Same but different

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I was thinking about Medardo Rosso and his move to photographing his work rather than making more.  Here are six photos of a piece of mine; the lighting stayed the same [the piece was only turned] but the pics on the left  were shot from less than a metre away and those on the right from two and a bit metres.  I tried to keep the centre of the lens on the centre of the piece and cropped very close in the camera to the top and bottom of the subject.

               On the left the bottom of the brick is distorted and the head has an air of “chin up” while on the right he may look little bit grumpy or stern.

              Again, the brick is distorted, the chin looks tipped up and perhaps looks less stern than the face on the right.

          Finally, the picture on the left has a distorted brick and, perhaps, a slightly enquiring look compared to the more solid presence on the right.

These differences come about from adjusting distance to subject, diminishing distortion with distance but being closer gives an artificial tip to the head away from the camera and leads one to see things differently.  Such differences are difficult to notice for the human eye as we naturally adjust [and our field of view is far greater], but nevertheless closeness to a work alters how you see it [and not just in terms of detail].

Michael Baxandall, in his book “The Limewood Sculptors of Renaissance Germany”, talks about the arc of address and the beam of attention for a sculpture; the arc of address being the angle through which one can see the work and the beam of address being the main axis on which to view the work.  Baxandall was considering the works in their chosen environments, niches or altars, etc. in churches, where the vertical distance from the work was set.  If one is on the beam of attention, the closer one gets to the work, the less one sees of the forehead and hair.  However, I assume that when a worshipper is close to the statue and looking up, they will still hope to see the trappings of holiness [crowns, halos, perhaps a hovering angel too] and hair.  But closeness seems to “tip” the head back and features of the upper head visible from further away would not be seen close up – unless the sculptor tipped the head down.  Moreover, without tipping, the eyes would be looking afar and the worshipper would have nostrils to look up.  If the head is tipped too far down, for better viewing close up, it will not read well from further away.  Perhaps, devotional sculptures have  the trappings of holiness sitting towards the front of the head [or the depth of head from brow ridge to hairline is subtly reduced].  This matter looks like something to discuss at the upcoming conference in March at the Henry Moore Institute in Leeds on Medieval Sculpture.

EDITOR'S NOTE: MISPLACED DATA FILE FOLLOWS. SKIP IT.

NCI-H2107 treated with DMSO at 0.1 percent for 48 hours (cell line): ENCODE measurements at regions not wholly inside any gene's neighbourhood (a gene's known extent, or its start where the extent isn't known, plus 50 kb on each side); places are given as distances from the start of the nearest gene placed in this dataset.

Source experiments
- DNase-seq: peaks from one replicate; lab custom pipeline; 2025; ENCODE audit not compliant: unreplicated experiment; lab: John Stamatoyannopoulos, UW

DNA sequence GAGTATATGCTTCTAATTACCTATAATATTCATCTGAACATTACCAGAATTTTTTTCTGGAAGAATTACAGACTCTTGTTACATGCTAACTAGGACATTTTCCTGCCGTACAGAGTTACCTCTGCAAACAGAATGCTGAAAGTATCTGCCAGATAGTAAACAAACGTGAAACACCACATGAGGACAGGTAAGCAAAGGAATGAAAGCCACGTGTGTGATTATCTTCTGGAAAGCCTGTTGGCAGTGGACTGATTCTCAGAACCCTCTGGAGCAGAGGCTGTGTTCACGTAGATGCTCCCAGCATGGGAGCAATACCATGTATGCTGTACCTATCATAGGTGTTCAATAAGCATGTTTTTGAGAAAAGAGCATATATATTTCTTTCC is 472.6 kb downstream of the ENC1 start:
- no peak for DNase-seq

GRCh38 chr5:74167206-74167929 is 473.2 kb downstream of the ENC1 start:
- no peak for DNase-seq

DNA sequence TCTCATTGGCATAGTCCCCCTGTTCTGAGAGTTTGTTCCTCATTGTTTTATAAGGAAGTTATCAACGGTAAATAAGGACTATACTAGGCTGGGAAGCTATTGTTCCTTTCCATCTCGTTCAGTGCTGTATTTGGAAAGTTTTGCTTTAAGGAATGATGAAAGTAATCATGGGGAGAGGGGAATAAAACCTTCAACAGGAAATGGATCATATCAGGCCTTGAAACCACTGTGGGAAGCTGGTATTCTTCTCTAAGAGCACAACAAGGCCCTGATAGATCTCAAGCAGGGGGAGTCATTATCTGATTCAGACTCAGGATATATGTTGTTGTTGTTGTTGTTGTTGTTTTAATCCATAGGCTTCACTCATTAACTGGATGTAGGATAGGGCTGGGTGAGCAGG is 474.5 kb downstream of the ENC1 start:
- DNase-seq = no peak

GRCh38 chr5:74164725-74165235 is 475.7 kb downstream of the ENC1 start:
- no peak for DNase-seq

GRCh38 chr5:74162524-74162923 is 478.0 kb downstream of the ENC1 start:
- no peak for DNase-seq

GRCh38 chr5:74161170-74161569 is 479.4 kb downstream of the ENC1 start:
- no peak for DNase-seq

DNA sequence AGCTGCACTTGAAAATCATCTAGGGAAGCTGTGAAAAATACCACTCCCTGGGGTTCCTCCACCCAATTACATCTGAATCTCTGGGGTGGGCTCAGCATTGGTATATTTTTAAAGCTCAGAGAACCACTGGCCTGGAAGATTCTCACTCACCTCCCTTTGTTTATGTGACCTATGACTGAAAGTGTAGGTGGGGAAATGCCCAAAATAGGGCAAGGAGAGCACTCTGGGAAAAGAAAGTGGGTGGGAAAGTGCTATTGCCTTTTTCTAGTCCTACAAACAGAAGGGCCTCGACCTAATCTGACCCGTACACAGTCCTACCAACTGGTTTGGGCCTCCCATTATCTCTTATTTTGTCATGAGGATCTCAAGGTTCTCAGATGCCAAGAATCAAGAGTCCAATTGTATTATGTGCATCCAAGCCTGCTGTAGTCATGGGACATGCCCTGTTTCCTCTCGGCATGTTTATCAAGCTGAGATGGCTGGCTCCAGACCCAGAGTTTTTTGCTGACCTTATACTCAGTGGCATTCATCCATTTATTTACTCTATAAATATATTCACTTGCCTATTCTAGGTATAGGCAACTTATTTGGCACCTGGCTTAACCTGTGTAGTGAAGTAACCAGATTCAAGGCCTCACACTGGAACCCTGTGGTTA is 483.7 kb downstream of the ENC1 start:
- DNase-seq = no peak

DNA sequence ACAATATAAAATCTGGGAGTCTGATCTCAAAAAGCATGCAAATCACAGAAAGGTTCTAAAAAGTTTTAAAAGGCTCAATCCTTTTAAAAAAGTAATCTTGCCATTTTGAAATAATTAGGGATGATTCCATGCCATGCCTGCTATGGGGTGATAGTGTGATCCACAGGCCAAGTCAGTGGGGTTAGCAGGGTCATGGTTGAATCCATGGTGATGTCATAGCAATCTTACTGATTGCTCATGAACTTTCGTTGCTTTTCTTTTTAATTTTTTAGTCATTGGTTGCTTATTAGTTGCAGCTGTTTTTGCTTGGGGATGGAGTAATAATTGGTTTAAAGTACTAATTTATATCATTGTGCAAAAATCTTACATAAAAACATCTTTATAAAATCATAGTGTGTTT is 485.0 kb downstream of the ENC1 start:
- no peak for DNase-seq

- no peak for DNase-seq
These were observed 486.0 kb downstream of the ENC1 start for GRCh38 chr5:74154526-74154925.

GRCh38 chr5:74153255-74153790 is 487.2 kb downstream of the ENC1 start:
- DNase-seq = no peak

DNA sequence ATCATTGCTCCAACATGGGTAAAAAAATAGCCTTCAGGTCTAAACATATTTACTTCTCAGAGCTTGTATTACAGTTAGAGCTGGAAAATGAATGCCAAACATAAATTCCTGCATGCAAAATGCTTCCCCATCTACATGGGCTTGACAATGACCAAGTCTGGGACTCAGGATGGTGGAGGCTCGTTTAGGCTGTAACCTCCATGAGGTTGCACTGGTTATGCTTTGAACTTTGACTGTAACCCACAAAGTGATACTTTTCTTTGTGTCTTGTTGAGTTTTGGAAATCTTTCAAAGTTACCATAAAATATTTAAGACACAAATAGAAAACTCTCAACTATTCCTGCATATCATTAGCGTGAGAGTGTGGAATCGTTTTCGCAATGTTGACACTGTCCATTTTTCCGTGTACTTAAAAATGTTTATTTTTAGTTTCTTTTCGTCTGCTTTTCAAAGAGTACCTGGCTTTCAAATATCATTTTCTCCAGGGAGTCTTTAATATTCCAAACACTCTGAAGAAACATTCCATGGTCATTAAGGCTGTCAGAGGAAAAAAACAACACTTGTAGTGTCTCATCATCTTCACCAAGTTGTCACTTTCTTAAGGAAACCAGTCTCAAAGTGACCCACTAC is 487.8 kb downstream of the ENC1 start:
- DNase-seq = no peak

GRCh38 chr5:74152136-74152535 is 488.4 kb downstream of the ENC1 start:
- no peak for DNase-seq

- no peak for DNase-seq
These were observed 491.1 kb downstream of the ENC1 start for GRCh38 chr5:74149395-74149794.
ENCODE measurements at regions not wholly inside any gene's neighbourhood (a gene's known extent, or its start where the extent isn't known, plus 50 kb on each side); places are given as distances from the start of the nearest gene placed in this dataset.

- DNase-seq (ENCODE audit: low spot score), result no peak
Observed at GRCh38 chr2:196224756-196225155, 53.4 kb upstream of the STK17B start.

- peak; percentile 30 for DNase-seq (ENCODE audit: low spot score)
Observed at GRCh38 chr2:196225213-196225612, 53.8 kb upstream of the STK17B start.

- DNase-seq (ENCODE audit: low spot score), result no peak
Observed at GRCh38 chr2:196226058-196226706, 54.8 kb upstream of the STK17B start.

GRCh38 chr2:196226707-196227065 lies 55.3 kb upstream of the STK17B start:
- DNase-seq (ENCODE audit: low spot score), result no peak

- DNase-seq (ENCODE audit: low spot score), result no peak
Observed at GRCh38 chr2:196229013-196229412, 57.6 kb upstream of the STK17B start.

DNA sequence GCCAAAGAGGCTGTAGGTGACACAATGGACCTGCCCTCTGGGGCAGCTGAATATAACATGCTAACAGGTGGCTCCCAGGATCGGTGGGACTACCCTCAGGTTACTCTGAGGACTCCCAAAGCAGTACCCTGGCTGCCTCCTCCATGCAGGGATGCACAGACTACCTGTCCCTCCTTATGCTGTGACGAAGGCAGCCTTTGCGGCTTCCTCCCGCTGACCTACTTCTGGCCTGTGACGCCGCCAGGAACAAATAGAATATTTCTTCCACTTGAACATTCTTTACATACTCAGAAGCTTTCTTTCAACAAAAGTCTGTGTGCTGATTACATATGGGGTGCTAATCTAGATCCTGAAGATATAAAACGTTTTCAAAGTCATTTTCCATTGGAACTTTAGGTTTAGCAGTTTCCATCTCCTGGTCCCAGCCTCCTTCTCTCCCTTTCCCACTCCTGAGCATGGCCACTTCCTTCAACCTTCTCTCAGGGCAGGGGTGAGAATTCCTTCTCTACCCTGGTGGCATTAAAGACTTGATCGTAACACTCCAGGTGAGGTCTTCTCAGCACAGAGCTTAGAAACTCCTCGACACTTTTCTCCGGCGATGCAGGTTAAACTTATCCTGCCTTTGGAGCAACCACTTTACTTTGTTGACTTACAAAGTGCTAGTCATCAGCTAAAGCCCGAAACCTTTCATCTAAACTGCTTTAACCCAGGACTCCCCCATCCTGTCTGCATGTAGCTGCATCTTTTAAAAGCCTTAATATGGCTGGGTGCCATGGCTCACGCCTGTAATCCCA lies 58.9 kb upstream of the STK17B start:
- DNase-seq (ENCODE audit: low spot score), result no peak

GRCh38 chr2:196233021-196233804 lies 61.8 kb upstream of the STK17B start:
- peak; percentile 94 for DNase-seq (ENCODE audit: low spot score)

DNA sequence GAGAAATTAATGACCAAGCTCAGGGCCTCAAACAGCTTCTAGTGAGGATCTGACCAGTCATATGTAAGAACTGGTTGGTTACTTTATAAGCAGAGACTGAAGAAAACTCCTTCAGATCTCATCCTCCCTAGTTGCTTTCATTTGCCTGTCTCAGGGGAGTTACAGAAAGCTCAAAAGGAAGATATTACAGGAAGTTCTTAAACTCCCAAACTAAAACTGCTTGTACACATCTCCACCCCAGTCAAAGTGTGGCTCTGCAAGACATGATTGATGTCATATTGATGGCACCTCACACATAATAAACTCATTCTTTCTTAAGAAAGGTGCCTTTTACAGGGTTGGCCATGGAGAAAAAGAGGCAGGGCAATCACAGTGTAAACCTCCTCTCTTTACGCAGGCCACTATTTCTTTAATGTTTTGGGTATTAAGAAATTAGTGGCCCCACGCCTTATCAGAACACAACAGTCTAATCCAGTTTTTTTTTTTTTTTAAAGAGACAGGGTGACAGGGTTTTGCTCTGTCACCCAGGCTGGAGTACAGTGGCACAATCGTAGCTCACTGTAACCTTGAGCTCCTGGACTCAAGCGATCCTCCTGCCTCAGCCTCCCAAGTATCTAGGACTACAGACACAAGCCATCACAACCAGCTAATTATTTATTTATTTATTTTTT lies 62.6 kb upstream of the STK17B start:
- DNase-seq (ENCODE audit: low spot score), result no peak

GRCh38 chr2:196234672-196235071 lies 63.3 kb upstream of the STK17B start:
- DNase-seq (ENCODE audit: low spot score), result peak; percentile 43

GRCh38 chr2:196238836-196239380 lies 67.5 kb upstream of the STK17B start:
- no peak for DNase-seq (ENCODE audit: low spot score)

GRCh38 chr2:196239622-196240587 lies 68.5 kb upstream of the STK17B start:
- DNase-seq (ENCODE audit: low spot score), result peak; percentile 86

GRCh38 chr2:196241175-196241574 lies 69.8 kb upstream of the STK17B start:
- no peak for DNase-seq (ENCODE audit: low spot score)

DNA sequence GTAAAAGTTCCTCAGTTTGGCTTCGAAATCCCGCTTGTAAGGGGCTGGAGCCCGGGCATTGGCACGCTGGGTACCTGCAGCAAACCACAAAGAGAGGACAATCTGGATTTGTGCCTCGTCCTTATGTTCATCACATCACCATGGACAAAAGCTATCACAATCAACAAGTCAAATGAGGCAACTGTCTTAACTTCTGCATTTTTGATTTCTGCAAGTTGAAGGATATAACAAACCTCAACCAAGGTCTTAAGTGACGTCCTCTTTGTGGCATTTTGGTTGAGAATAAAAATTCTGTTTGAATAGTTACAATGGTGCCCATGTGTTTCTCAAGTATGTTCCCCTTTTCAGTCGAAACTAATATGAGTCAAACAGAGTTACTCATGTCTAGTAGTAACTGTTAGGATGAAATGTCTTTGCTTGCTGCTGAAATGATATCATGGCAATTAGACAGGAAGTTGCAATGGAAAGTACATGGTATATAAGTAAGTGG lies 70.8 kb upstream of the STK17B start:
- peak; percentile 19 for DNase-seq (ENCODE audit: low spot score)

Ha!  I should have gone back to Baxandall’s book and looked the pictures; problems seems to have been solved by turning the head to the side slightly and down. So, from afar, still see features of side of face and close up chance to look up at face.  Another option was keep head facing ahead but lower gaze – often seated Virgin with Jesus on her lap so her gaze passed him onto close worshipper but from afar still see all of face.

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